As the movement for data privacy gains momentum, yet another whistleblower complaint shows how big tech may be disregarding laws to gain access to personal data that can be used to further its business interests. Google’s parent Alphabet has been pursuing ways to use Artificial Intelligence to improve healthcare delivery and outcomes, including its acquisition earlier this week of Fitbit. However, this time the whistleblower has accused Google of illegally gaining access to more than 50m patients’ personal medical information, allegedly in its bid “to sell or share the data with third parties, or create patient profiles against which they can advertise healthcare products.”
“The anonymous whistleblower has posted a video on the social media platform Daily Motion that contains a document dump of hundreds of images of confidential files relating to Project Nightingale. The secret scheme, first reported by the Wall Street Journal, involves the transfer to Google of healthcare data held by Ascension, the second-largest healthcare provider in the US. The data is being transferred with full personal details including name and medical history and can be accessed by Google staff.
… Project Nightingale is understood to be by far the largest data transfer of its kind so far in the healthcare field. It will cover the entire spread of Ascension, a Catholic network of 2,600 hospitals, clinics and other medical outlets. Google has entered into similar partnerships on a much smaller scale with clients such as the Colorado Center for Personalized Medicine. But in that case all the data handed over to the search giant was encrypted, with keys being held only on the medical side.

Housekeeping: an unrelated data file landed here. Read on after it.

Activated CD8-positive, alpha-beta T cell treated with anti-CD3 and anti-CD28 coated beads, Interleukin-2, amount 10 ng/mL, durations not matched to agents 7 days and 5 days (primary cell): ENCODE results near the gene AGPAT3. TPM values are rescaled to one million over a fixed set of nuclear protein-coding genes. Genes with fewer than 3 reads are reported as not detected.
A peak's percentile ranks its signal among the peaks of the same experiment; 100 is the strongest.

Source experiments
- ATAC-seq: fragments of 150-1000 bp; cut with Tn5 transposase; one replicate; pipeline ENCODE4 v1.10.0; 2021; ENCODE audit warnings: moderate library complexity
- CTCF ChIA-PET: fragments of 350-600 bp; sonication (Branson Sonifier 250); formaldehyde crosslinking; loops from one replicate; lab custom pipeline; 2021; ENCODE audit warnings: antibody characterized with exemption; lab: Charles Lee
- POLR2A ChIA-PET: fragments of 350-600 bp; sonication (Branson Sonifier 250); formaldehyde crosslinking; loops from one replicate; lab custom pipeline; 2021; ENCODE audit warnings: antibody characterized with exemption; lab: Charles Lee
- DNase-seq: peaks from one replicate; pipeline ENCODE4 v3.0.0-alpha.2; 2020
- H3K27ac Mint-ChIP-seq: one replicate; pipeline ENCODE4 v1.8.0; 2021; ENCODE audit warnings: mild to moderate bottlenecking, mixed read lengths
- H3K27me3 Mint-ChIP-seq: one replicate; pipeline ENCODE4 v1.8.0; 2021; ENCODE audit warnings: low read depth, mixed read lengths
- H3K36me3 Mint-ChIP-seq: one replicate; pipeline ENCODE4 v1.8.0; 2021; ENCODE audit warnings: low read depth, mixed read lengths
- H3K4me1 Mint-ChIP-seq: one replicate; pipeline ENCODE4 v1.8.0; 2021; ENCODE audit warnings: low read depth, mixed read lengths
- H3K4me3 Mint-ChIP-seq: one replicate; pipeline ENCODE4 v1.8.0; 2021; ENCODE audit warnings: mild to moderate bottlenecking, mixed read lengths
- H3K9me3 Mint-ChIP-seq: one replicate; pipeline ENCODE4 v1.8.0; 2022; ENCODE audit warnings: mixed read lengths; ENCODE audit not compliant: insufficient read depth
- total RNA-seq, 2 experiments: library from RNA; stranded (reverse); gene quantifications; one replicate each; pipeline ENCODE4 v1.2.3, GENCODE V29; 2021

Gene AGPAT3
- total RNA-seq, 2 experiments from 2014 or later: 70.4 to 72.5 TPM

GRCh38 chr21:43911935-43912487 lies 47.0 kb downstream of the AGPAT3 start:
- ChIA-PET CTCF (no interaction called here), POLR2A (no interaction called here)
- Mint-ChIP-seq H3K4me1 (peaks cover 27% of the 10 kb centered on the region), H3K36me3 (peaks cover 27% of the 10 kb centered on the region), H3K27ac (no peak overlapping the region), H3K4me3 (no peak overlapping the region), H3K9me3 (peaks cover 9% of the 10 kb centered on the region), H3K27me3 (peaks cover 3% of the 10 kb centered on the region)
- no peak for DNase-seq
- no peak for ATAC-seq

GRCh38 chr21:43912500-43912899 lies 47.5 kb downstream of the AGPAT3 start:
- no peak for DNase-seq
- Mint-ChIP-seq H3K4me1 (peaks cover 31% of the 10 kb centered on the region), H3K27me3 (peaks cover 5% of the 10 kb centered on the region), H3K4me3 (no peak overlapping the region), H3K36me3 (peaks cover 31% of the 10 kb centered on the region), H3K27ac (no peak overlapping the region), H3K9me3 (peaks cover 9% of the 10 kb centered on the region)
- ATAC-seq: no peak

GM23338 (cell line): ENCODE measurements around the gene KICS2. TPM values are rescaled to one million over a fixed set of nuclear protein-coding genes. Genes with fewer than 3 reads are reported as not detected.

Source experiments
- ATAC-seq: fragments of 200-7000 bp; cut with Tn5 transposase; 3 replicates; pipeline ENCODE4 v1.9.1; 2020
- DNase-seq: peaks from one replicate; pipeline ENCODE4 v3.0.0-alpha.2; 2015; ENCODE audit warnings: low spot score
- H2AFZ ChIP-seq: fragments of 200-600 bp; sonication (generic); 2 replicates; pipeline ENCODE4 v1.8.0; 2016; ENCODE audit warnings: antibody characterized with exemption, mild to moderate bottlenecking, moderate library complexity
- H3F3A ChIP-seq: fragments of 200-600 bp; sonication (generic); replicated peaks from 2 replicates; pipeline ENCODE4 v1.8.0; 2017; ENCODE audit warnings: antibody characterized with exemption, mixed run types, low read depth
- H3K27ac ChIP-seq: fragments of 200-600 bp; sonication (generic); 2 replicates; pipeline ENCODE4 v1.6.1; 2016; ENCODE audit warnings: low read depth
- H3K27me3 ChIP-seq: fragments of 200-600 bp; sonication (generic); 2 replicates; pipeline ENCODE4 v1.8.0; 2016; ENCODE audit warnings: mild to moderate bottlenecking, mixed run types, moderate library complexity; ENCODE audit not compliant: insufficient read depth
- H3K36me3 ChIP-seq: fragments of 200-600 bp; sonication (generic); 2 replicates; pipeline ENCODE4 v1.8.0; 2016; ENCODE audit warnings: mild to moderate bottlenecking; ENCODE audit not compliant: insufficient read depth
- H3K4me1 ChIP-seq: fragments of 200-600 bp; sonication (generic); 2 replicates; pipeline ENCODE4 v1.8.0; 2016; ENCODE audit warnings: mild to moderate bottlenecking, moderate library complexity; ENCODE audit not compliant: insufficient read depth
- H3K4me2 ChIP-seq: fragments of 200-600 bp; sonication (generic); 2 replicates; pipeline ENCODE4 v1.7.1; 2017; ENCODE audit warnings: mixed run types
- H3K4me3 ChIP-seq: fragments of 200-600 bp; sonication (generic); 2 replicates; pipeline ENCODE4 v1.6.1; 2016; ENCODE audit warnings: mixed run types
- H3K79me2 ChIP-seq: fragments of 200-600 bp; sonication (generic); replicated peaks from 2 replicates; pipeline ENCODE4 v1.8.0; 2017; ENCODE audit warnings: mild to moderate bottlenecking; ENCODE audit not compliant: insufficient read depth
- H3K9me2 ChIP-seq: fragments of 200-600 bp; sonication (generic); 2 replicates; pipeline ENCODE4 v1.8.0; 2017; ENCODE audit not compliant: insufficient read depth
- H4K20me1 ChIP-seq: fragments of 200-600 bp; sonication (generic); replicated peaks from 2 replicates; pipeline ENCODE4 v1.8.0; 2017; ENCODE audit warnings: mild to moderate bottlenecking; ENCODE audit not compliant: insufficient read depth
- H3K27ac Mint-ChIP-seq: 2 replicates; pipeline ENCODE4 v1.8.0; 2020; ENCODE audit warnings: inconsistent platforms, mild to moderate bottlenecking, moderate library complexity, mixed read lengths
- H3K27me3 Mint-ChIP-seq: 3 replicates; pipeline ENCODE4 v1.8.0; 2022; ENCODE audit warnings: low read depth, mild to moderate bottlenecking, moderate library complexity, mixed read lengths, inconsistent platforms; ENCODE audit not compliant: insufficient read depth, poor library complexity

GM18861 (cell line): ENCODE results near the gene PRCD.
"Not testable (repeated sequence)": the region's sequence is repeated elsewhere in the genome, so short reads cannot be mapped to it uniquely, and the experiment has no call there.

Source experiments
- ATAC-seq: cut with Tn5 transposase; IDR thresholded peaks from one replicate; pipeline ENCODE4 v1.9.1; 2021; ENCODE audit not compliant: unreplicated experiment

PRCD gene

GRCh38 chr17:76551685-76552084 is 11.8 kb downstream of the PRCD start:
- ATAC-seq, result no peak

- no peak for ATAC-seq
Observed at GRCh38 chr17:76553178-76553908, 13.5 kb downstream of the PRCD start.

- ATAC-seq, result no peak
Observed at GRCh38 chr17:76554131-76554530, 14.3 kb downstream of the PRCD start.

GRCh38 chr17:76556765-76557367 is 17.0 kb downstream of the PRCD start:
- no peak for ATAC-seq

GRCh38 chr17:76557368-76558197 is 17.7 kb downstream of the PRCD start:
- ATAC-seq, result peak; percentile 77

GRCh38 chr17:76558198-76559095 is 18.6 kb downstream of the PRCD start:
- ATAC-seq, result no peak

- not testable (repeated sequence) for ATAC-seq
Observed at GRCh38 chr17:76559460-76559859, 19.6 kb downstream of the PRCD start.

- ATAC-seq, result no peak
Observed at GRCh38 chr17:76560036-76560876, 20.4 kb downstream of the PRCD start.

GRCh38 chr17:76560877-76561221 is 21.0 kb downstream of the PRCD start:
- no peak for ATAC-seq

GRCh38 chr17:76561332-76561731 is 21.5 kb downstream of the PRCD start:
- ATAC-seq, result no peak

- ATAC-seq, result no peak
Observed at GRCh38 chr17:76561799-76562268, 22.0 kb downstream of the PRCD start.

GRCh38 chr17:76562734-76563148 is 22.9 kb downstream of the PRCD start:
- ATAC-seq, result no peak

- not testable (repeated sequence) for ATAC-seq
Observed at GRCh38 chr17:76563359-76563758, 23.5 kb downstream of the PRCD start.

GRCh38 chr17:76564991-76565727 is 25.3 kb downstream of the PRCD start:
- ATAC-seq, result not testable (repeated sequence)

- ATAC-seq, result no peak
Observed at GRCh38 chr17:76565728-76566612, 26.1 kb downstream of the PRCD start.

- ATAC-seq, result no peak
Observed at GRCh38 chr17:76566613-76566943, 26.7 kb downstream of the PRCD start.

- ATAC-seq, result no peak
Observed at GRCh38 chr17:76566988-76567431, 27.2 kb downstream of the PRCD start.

The deal between Google and Ascension to go ahead with the data transfer was formally signed on Monday, hours after the Wall Street Journal broke the story.
The Guardian does not know the identity of the whistleblower. They are one of about 300 employees working on Project Nightingale, approximately half on the Google side and half with Ascension.
… Google Cloud told the Wall Street Journal that the aim was “ultimately improving outcomes, reducing costs, and saving lives”. In a statement, Ascension said: “All work related to Ascension’s engagement with Google is HIPAA compliant and underpinned by a robust data security and protection effort and adherence to Ascension’s strict requirements for data handling.” In the video, the whistleblower begs to disagree. In annotations that run over the
leaked documents, they suggest that in future Google might be able to sell or share the data with third parties, or create patient profiles against which they can advertise healthcare products. “Patients haven’t been told how Ascension is using their data and have not consented to their data being transferred to the cloud or being used by Google. At the very least patients should be told and be able to opt in or opt out,” the whistleblower writes.”

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